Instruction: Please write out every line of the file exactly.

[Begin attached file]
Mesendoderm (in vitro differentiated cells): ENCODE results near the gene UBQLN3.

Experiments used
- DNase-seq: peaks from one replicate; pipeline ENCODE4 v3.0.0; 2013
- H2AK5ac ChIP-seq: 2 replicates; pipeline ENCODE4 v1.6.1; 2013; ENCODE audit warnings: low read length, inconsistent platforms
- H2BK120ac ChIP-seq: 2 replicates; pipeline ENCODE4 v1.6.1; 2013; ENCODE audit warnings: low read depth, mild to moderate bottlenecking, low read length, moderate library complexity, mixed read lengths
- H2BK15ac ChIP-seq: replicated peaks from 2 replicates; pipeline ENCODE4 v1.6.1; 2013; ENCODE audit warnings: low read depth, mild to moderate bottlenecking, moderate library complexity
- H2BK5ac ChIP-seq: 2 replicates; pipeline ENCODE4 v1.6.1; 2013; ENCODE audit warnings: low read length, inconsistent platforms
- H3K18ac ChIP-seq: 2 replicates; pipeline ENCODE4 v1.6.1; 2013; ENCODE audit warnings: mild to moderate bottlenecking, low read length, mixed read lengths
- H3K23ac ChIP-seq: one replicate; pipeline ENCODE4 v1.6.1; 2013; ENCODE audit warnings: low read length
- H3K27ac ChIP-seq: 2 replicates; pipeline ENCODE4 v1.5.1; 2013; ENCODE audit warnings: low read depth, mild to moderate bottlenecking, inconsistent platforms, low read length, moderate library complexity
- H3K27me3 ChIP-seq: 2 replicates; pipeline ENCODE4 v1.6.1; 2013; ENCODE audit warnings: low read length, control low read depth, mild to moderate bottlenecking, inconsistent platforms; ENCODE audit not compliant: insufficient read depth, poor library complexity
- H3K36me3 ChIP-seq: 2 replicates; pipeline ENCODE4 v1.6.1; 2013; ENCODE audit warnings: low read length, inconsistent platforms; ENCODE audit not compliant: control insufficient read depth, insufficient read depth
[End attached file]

Mesendoderm (in vitro differentiated cells): ENCODE results near the gene UBQLN3.

Experiments used
- DNase-seq: peaks from one replicate; pipeline ENCODE4 v3.0.0; 2013
- H2AK5ac ChIP-seq: 2 replicates; pipeline ENCODE4 v1.6.1; 2013; ENCODE audit warnings: low read length, inconsistent platforms
- H2BK120ac ChIP-seq: 2 replicates; pipeline ENCODE4 v1.6.1; 2013; ENCODE audit warnings: low read depth, mild to moderate bottlenecking, low read length, moderate library complexity, mixed read lengths
- H2BK15ac ChIP-seq: replicated peaks from 2 replicates; pipeline ENCODE4 v1.6.1; 2013; ENCODE audit warnings: low read depth, mild to moderate bottlenecking, moderate library complexity
- H2BK5ac ChIP-seq: 2 replicates; pipeline ENCODE4 v1.6.1; 2013; ENCODE audit warnings: low read length, inconsistent platforms
- H3K18ac ChIP-seq: 2 replicates; pipeline ENCODE4 v1.6.1; 2013; ENCODE audit warnings: mild to moderate bottlenecking, low read length, mixed read lengths
- H3K23ac ChIP-seq: one replicate; pipeline ENCODE4 v1.6.1; 2013; ENCODE audit warnings: low read length
- H3K27ac ChIP-seq: 2 replicates; pipeline ENCODE4 v1.5.1; 2013; ENCODE audit warnings: low read depth, mild to moderate bottlenecking, inconsistent platforms, low read length, moderate library complexity
- H3K27me3 ChIP-seq: 2 replicates; pipeline ENCODE4 v1.6.1; 2013; ENCODE audit warnings: low read length, control low read depth, mild to moderate bottlenecking, inconsistent platforms; ENCODE audit not compliant: insufficient read depth, poor library complexity
- H3K36me3 ChIP-seq: 2 replicates; pipeline ENCODE4 v1.6.1; 2013; ENCODE audit warnings: low read length, inconsistent platforms; ENCODE audit not compliant: control insufficient read depth, insufficient read depth